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Advisory: A Work In Progress

Shreshta Gupta

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The advisory program was set up in ISB just last year, but students have already decided whether they hate it or love it. As the junior grade level coordinator Ginny Voigt describes it, the advisory program is “designed to be a support program where students can build relationships and deal with life matters beyond the classroom.” The goal is to have “strong bonds and relationships in advisory.”

The program has seen many changes since its start last year, one of the biggest being the switch from a curriculum based program to a more flexible program where the focus is on communicating and building relationships. The advisory program has received mixed feedback from students and teachers.

Furthermore, Tamara Redmond, an advisor for grade 11, believes that the program is beneficial to students because “it allows them to make connections with a teacher outside of the academic domain and encourages them to build a ‘family’ with their advisory”, and it adds a support network for students. She also appreciates that each grade’s program is designed specially for the requirements of that grade and what they need help with. On the other hand, she does see room for improvement, stating that in order for the program to be successful, we need to have “more student choice and student led activities.”

Mrs. Voigt seems to agree with this. She thinks that the “more the ownership for planning advisory is shared between students, the advisors, and the grade level coordinators, the more students will enjoy it.”

Of course this shared contribution must be well balanced, as she recognises that students already have a lot on their plates and advisory should not add to that. Rather it should be a space where students can feel safe and be able to talk about what is important to them.

Munisa Farook (12), says that she “did not like all the learning we did” during advisory last school year because, even though it is important information, it was mostly stuff that students already knew. She felt that there was “more learning and less action”, but this year advisory seems to be more productive.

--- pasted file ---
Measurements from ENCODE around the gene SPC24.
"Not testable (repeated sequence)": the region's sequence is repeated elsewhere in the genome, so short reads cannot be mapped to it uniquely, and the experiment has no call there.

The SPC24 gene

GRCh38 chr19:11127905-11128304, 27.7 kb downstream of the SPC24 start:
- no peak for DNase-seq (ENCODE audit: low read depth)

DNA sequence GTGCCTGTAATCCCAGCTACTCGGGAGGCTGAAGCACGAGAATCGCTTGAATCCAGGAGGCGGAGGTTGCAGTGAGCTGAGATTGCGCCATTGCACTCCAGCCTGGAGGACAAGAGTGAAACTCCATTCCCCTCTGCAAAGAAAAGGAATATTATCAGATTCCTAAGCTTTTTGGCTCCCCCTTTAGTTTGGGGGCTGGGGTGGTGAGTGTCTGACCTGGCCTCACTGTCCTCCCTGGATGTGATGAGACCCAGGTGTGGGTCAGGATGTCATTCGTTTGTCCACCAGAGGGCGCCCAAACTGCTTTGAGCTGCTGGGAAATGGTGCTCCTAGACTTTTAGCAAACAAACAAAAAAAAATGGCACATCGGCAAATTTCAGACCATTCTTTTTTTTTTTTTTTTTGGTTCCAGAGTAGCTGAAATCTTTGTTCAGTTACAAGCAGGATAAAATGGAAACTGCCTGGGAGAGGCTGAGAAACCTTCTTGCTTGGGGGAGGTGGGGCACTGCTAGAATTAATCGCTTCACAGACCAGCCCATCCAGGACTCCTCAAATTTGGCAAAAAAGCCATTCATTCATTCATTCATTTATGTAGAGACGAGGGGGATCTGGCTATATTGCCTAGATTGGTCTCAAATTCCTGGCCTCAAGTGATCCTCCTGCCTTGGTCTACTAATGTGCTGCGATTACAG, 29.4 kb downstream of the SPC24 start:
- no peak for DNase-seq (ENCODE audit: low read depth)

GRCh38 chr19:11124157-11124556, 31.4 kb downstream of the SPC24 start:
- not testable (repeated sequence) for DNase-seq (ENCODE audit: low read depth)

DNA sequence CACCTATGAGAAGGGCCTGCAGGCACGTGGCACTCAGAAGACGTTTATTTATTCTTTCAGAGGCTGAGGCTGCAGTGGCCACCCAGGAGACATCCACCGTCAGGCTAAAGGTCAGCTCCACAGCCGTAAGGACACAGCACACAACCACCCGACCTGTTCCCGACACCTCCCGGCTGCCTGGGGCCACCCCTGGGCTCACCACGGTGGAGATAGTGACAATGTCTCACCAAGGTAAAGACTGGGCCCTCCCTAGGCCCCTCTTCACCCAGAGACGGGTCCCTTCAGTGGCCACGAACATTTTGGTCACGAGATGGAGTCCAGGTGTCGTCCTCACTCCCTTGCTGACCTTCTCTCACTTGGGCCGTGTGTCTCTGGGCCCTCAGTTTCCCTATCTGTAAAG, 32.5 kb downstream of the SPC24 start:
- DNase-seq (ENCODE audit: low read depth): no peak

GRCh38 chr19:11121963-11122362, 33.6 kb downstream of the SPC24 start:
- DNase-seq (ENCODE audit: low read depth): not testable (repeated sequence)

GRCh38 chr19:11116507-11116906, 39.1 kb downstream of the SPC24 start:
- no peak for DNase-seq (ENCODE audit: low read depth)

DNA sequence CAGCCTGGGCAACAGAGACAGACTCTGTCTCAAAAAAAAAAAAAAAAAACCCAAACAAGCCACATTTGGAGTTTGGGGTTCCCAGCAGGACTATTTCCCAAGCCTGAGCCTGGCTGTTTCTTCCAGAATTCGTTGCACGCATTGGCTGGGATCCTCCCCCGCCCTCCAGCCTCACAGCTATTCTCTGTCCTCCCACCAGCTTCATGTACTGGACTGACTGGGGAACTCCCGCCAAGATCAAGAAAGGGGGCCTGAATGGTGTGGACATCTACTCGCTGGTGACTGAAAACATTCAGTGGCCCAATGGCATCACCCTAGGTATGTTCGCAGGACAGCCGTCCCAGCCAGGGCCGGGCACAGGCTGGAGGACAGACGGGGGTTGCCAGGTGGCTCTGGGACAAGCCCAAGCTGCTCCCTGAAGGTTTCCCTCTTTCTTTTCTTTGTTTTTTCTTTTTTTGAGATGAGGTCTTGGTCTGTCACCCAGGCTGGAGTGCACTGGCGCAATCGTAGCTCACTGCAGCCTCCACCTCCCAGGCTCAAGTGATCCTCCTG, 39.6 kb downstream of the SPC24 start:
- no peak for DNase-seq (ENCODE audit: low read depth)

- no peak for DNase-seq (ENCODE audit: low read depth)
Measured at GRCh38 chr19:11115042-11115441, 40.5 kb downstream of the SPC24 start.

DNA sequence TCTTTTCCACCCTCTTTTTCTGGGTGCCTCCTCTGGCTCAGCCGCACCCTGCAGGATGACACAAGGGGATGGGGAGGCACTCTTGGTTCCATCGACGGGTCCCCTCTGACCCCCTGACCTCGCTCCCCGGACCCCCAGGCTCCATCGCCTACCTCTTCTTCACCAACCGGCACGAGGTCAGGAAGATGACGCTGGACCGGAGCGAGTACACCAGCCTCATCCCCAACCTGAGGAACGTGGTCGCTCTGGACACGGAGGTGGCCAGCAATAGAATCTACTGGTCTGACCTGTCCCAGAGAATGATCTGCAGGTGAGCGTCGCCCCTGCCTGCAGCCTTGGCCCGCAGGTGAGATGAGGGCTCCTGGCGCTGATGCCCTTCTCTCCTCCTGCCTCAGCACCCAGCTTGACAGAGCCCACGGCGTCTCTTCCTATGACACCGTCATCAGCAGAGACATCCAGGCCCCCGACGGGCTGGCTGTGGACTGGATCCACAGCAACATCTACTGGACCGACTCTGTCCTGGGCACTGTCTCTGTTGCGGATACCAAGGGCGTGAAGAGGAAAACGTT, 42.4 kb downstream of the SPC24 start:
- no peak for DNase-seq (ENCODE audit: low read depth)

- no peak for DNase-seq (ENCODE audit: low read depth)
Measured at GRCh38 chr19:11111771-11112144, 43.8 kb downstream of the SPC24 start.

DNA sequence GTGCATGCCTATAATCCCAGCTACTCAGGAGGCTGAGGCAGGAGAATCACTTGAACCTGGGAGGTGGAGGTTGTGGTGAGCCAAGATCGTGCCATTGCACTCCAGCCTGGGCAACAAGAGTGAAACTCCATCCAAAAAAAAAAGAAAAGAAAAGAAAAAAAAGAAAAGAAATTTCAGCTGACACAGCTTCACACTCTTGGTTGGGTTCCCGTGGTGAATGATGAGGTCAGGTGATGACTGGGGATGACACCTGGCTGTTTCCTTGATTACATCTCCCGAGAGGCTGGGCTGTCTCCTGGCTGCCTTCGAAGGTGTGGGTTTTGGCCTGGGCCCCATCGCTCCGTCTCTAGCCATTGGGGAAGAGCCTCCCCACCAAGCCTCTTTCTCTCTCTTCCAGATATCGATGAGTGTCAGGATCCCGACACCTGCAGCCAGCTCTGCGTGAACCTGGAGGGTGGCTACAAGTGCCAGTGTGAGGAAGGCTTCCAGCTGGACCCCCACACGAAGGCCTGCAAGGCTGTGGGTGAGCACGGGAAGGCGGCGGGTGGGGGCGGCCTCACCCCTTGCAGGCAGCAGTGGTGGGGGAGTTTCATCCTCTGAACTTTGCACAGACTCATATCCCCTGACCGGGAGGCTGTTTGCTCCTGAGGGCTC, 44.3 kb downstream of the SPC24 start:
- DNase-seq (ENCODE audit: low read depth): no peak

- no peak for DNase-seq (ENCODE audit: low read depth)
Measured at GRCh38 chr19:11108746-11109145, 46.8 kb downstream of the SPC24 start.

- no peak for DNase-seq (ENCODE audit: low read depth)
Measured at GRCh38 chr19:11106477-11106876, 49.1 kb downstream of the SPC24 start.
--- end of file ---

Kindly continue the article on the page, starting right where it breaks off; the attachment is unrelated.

While some students may think that playing games during advisory is a waste of time, Munisa believes that it “can help us actually interact with each other” and some games “might help us for future life” by teaching us important skills. She also says that it would be nice if we could “do things that we are interested in”.

Overall, the advisory program is a program that, in theory, sounds like a great idea. It hopes to build strong relationships between students and teachers while also preparing students for issues outside of the classroom. But in order to be successful it needs to be well-planned in a way that suits the ISB student body. It may have had some issues last year but the teachers considered all of the feedback they received and made some changes. Advisory is no longer a curriculum-driven session that students dread but rather a time when students can learn important skills and lessons but also talk about issues that are important to them.

What is your opinion? Let us know by leaving it in the comment section down below.

Shreshta Gupta

 

3 Comments

3 Responses to “Advisory: A Work In Progress”

  1. Delaney on September 22nd, 2017 11:27 am

    I’m a seventh grader at ISB and I really do not like advisory. We don’t do much, and when we do it’s not very enjoyable, and there’s no real benefit from sitting and a circle and talking about our favorite foods, because it’s extremely obvious that no one in the circle actually cares. All the activities we do are really forced, like our ‘daily morning greeting’ where we throw stuff at people while saying their name, or going around the circle saying ‘What’s poppin’ Jimbo?’. And every student I’ve talked to about advisory has agreed that the ‘”Fun” Friday’ activities are “cringey” or “obnoxious”. I would actually prefer that we use a curriculum, as I would rather not be spending 30 minutes everyday hearing a teacher drone on about the MS values, because they’re everywhere, and most of us don’t need a reminder.

  2. Shreshta Gupta on September 28th, 2017 6:11 pm

    Thank you for your comment! I really appreciate you sharing your opinion and I respect that you were brave enough to voice it publicly. I definitely see where you’re coming from and why you feel this way. I also get the feeling that middle school advisory is organised differently than high school advisory. If you really feel strongly about this issue I would encourage you to bring it up with the teachers who are in charge of organising advisory. You do bring up a lot of good points and I’m sure your teachers would be willing to hear you out. Again, thank you for your comment!

  3. Delaney on September 28th, 2017 7:56 pm

    I’m sorry my comment was a bit harsh, and I am really sorry about not considering others’ point of view on the subject. I acknowledge that many people have worked really hard to make advisory possible, and that ranting on the High School news website isn’t the best way to try to change Middle School’s way of doing things. I didn’t put enough thought into my comment and I really should have talked about this with my teachers and the people who work really hard on advisory.

    I agree with the article in many ways, really. I agree that it really sounds like a good idea and that it can really change students’ lives. It can bring us closer to our teachers and our fellow classmates. It’s nice to have a break in between classes and lunch and sometimes I take that for granted.

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Advisory: A Work In Progress